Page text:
The market runs on Saturday, December 3 from 10:00am-5:00pm, and on Sunday, December 4 from noon-4:00pm. The market is free, and art demonstrations held in the museum’s library are included with regular museum admission.

The Mitchell Museum offers weekend programming for the entire family with “Animal Arts and Seasonal Stories” on Saturdays from 11:00-noon and Sundays from 12:30-1:30pm. Each month, an animal that is significant to various tribes throughout North America is featured through crafts and stories. A selection of three different craft activities are offered at varying levels of difficulty and interest. The program is free with regular admission and participants must be accompanied by an adult. September features the beaver, October the soaring eagle, November the whale, and December the caribou.

Every Saturday morning from 10:30-11am, and Wednesday afternoon from 4:00-4:30pm, a docent will lead a Spotlight Tour. Themes rotate monthly: September will focus on Native American Legends, October on Native Women in the Arts, November on Indigenous Cuisine, and December on our Edward Curtis Prints exhibit. Spotlight Tours are free with regular admission and require no pre-registration.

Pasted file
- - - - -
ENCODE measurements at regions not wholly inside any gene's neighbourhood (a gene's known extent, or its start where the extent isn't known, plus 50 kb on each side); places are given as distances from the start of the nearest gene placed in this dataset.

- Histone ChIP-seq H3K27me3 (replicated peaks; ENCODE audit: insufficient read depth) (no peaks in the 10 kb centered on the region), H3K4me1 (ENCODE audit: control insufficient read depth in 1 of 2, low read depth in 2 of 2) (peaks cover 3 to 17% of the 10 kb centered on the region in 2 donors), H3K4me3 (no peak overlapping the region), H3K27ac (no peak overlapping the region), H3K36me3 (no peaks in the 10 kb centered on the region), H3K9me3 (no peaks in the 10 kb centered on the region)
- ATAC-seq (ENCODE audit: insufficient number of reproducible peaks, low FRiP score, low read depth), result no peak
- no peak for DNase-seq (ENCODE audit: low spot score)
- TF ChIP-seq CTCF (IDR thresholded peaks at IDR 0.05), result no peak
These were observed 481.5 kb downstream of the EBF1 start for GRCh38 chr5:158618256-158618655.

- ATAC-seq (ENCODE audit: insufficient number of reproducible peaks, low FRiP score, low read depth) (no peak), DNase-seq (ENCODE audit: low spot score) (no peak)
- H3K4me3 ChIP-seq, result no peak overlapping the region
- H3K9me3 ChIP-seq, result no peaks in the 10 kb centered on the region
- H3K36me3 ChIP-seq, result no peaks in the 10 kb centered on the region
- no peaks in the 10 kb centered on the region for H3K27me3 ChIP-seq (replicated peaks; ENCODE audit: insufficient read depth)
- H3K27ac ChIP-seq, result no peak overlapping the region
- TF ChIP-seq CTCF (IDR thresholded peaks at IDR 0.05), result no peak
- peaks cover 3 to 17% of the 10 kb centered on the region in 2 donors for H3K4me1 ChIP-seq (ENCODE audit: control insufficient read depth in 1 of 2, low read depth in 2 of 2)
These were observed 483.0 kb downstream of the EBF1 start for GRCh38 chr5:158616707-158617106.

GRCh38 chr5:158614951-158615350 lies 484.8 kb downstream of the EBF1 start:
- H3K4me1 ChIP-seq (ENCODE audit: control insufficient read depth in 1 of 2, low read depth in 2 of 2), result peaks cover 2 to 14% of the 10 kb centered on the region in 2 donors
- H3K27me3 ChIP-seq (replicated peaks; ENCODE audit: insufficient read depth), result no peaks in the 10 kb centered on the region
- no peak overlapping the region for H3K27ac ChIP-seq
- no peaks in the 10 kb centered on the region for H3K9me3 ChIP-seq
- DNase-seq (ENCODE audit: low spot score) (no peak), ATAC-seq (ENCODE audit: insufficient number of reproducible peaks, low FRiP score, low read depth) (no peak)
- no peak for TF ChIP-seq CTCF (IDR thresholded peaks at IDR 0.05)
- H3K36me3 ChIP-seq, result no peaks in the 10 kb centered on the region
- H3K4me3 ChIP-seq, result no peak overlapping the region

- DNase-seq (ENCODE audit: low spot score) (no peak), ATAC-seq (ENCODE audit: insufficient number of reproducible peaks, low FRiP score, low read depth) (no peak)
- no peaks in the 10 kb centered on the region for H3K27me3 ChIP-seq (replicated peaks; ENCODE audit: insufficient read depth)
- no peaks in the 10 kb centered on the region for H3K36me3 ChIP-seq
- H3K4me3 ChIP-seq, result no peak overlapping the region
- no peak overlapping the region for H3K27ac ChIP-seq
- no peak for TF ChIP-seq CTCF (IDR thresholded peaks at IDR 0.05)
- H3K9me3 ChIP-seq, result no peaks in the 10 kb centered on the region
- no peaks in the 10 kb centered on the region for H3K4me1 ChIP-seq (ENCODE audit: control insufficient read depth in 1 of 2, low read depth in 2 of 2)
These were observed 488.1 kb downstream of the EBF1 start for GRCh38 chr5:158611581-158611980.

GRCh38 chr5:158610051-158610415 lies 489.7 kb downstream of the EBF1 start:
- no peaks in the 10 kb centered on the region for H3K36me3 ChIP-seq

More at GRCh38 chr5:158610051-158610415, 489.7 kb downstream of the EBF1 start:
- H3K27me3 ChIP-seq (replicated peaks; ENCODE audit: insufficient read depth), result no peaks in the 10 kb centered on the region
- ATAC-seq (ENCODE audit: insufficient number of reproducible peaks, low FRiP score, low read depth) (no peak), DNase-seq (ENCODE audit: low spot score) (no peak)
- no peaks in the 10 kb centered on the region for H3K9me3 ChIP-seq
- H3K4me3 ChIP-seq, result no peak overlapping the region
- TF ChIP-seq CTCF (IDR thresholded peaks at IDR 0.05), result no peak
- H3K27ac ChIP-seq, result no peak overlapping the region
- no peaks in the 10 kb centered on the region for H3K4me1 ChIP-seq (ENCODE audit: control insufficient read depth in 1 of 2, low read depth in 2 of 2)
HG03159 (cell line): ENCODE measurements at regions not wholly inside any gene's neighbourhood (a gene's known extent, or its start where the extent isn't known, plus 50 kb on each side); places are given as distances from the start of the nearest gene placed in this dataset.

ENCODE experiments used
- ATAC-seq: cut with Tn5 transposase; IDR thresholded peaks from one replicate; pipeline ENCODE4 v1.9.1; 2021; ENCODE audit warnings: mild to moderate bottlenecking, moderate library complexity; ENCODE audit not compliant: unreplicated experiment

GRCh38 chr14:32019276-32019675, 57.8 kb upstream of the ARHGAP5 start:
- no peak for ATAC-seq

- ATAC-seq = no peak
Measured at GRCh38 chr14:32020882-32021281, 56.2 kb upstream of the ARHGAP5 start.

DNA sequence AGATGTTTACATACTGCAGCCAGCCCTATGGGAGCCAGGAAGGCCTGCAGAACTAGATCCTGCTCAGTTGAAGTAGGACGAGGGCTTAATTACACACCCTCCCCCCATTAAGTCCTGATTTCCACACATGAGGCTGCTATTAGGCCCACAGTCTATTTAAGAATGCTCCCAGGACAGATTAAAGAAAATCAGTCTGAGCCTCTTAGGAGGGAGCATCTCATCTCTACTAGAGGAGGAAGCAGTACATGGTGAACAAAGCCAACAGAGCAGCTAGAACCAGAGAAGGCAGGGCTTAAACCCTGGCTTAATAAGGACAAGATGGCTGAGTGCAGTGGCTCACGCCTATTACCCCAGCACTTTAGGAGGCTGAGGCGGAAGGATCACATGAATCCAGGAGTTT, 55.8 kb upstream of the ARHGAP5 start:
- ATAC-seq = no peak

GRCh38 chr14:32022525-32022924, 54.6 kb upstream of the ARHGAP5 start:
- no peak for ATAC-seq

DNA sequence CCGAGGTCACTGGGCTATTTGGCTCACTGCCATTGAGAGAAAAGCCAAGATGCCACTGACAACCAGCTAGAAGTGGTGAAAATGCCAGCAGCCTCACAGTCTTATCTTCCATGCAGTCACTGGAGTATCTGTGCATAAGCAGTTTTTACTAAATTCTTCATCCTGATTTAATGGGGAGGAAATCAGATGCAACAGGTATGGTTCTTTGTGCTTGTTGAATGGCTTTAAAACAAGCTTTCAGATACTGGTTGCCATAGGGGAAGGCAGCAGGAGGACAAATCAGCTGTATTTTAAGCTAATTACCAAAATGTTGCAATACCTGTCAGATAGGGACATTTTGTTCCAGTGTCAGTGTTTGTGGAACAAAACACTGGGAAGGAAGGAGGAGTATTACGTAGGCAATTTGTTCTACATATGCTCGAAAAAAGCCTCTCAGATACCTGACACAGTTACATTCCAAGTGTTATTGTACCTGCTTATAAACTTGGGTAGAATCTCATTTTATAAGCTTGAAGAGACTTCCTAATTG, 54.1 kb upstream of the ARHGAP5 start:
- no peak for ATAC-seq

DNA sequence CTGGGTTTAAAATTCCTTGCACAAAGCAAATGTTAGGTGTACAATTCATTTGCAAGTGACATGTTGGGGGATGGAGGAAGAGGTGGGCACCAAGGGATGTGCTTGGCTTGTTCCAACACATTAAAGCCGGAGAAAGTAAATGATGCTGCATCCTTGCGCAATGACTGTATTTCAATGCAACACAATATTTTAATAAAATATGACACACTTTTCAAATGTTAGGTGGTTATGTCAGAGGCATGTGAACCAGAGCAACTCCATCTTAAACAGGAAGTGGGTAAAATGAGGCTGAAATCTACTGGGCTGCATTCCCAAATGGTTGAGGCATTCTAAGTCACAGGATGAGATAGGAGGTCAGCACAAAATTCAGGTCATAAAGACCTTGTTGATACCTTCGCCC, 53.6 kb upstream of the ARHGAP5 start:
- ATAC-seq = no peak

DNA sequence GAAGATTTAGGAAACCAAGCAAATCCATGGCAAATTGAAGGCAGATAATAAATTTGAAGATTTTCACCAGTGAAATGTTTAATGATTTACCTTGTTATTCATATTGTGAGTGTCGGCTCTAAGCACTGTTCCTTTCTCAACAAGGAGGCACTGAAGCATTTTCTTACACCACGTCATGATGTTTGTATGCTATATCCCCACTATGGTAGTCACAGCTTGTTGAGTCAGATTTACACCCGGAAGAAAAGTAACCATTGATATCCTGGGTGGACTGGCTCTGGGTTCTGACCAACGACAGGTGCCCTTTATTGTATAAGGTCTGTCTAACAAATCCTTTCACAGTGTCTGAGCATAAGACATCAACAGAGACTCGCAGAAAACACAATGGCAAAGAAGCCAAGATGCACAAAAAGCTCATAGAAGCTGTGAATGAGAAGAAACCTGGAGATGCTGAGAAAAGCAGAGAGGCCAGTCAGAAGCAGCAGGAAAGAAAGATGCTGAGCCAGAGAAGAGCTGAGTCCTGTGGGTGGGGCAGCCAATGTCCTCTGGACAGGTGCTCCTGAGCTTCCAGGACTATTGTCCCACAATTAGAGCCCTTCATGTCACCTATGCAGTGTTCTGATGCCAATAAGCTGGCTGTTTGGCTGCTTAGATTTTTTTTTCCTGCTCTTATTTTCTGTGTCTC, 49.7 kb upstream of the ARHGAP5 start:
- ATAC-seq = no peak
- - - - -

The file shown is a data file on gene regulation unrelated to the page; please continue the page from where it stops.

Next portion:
The Mitchell Museum is one of only a handful of museums in the country that focuses exclusively on the art, history and culture of American Indian and First Nation peoples throughout the United States and Canada. In 2012, the Mitchell Museum was named “Best Museum of The North Shore: Up and Comer” by Make it Better magazine, won the Superior award by the Illinois Association of Museums and was named a national finalist by the American Association of State and Local History award program. The Chicago Tribune named the Mitchell Museum one of its top 10 museums for 2015.

For more information about The Mitchell Museum of The American Indian, visit, call 847-475-1030 or see our verified Facebook page. The museum is located in Evanston, Illinois at 3001 Central Street. It is open Tuesday-Wednesday 10am to 5pm, Thursday, 10am to 8pm., Friday- Saturday 10am to 5pm. and Sunday noon to 4 pm. Admission is $5 for adults, $3 for seniors, students and children and free for Mitchell Museum members and Tribal members.